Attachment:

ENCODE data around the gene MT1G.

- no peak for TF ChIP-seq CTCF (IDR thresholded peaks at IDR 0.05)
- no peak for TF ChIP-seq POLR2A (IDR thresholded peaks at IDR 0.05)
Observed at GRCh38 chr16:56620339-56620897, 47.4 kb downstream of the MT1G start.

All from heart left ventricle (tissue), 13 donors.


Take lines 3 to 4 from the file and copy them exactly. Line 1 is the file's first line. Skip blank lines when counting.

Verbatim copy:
- no peak for TF ChIP-seq POLR2A (IDR thresholded peaks at IDR 0.05)
Observed at GRCh38 chr16:56620339-56620897, 47.4 kb downstream of the MT1G start.